- [Show abstract] [Hide abstract] ABSTRACT: The recent emphasis in the USSR on long-range economic and social planning, as well as the country's current demographic situation, necessitates the adoption of demographic policies to create the type of population reproduction which is in the longterm interest of the society. Socioeconomic policies may have bothnegative and positive effects on demographic processes, and these effects may be delayed for 25 years or more. In the past, when economic and social plans covered only 5-year periods, the impact of these plans on demographic factors could be ignored. In longterm planning these consequences cannot be ignored. Population policies must address the longterm consequences of socioeconomic development, the regional variations in population parameters, and the complexities of the relationship between demographic and socioeconomic factors. As socialist societies evolve they eventually reach a stage where it is necessary to develop a theory and a methodolgy for managing demographic processes. The development of appropriate demographic goals and policies will require the cooperation of not only demographers, but of medical professionals, sociologists, and economists. The initial tasks of a goal oriented population program should be to stabilize the birth rate, to prevent further declines in fertility rates, to increase life expectancy to its biological limits, to reduce death rates, to equalize regional living standards, to control immigration, and to improve resettlement programs. Eventually policymakers must address the problem of developing an optimal and uniform level of reproduction for the nation as a whole. An organization structure, both at the national and regional level for developing and implementing the population program must be specified. Regional programs must be coordinated at the national level and developed in accordance with national goals.
- [Show abstract] [Hide abstract] ABSTRACT: The "Basic Directions of Economic and Social Development of the USSR in 1981-85 and the Period up to 1990" adopted by the Twenty-sixth Congress of the CPSU call for the "consistent implementation of a policy of restricting the growth of large cities and for the development of small and medium-sized towns â¦" These measures are aimed at preventing the excessive growth of very large cities to the detriment of the development of smaller urban settlements. They are associated with the increased migration of the population to larger cities under the influence of the concentration of social production, which constitutes the basis of the rapid growth of the number of cities and the even more dynamic growth of their size.
- [Show abstract] [Hide abstract] ABSTRACT: The major socioeconomic reforms that have been carried out in our country in the sixty years that have elapsed since the formation of the Union of Soviet Socialist Republics and measures instituted by the party and the government for the purpose of raising the people's living standard have led to positive changes in population structure and trends. The result has been a dramatic lowering of infant mortality, longer life expectancy, the eradication of a number of diseases, the higher educational level of the population, the higher skill level of the work force, etc.
- [Show abstract] [Hide abstract] ABSTRACT: The extent to which long-term demographic trends can be accurately estimated is examined. The impact of factors such as migration, family structure, marriage and divorce patterns, and age distribution is discussed. Differences between the concepts of zero population growth and a stable population growth rate are noted. The focus is on the USSR, and comparisons with other developed countries are included.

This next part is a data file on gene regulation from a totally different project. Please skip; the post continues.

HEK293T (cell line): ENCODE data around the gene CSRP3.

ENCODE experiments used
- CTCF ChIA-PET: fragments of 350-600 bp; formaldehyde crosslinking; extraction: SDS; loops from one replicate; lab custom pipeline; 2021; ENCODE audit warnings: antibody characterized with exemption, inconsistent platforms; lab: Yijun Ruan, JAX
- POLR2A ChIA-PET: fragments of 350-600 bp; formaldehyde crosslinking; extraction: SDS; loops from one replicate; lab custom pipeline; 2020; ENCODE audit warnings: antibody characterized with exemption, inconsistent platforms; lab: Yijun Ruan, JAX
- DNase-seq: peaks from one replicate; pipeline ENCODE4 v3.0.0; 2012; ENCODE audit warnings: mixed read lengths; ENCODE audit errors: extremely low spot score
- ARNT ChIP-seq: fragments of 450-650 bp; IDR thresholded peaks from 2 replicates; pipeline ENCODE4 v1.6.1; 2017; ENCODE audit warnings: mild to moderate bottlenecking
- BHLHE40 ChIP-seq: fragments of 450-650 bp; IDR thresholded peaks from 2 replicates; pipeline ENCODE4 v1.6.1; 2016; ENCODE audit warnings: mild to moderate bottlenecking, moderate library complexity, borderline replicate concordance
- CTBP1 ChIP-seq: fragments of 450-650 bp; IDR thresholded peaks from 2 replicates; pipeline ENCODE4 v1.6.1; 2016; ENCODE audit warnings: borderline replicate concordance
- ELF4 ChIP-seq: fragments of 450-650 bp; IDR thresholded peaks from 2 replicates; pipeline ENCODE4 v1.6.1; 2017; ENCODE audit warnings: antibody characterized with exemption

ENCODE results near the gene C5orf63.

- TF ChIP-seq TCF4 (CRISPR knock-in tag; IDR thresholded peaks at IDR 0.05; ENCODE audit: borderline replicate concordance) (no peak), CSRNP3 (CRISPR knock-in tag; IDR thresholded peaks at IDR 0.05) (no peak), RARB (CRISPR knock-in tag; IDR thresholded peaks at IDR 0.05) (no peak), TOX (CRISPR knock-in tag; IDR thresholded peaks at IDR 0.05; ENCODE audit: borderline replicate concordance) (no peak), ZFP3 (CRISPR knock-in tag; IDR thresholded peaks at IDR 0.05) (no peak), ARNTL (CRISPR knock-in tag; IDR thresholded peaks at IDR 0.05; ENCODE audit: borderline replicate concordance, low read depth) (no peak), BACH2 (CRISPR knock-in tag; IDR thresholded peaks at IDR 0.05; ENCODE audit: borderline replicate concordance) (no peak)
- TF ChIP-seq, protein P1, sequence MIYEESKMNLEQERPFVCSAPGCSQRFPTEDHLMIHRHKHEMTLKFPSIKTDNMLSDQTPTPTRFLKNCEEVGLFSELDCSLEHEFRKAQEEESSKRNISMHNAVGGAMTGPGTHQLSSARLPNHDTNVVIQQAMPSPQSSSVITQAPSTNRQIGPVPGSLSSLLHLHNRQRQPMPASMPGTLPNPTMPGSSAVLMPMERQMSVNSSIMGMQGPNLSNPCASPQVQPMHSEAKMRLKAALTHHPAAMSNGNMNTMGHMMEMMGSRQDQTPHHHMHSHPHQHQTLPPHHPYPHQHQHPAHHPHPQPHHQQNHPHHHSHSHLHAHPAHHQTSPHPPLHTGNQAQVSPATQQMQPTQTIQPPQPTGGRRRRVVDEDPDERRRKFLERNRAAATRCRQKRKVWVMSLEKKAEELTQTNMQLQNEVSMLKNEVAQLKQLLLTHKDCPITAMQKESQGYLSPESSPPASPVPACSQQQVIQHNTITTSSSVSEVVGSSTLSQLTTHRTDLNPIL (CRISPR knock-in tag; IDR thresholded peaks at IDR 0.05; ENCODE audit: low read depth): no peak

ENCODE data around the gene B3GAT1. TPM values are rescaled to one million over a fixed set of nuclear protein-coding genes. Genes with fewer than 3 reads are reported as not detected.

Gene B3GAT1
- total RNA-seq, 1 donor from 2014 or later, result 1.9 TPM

- [Show abstract] [Hide abstract] ABSTRACT: In the present era demographic problems exert a growing influence both on the internal policies of individual countries and on international relations in general. They are attracting the ever greater attention of experts, politicians, and the broad public. This is attested to by the very fact that the Third World Population Conference held in Bucharest in 1974, unlike the first two (held in Rome in 1954 and in Belgrade in 1965), was run by the United Nations at the government level and culminated in the adoption of an action plan in this area. A conference scheduled for 1984 will evaluate the results of its fulfillment and the elaboration of future international programs designed to promote the improvement of the extremely acute demographic situation in the world.
- [Show abstract] [Hide abstract] ABSTRACT: The need for migration policy stems from objective processes in the development of socialist production and from its constant structural and territorial modifications, which are especially palpable under present conditions, at a time when vast new regions of our country are undergoing intensive development. The Twenty-sixth Congress of the CPSU called for the "accelerated growth of the economic potential of the eastern regions." (>u>1>/u>) This requires an influx of a large number of skilled workers and hence the corresponding migration of the population. Such migration on one scale or another is constantly required. In socialist society this necessitates planned migration policy and its equally planned improvement in close conjunction with the control of other socioeconomic processes.
- [Show abstract] [Hide abstract] ABSTRACT: This article analyzes the effect of women's social roles on fertility and the possibilities of influencing fertility by means of demographic policies in the USSR. The most important influences on the birth rate are related to the changing social position of women and the functions of the family which have resulted from social, economic, and cultural transformations in the Soviet state since the revolution. The processes of industrialization, urbanization, higher labor productivity, and rising educational and cultural standards have removed the productive functions of the family and have also altered its consumer functions. The upbringing of children is increasingly labor intensive because of the need for more educated, higher quality workers. In 1970, 82% of women of working age were employed; their greater involvement in social production and reduced free time, combined with the prestige and economic and social independence gained from outside work, have encouraged a small family orientation. Comprehensive demographic policies including measures to help women combine work in social production with motherhood are needed to promote 2 or 3 child families. Along with measures aimed at the population as a whole, specific measures are needed that take into account the distinctive life styles and behavior of separate local population groups. A socialist society with a planned economy can utilize diverse methods of encouraging childbirth, including material assistance to families with children and sociopsychological measures to promote larger families.
- [Show abstract] [Hide abstract] ABSTRACT: A great deal of demographic research is currently being conducted in our country. Significantly, it is based not only on official statistics but in large measure also on special sociological-demographic surveys. Each such survey is specifically targeted, making possible more profound analyses of the socioeconomic and sociopsychological mechanisms of demographic processes. Especially valuable from the methodological point of view have been the studies by R. I. Sifman, V. A. Belova, L. A. Darskii, and A. I. Antonov carried out over the last few years.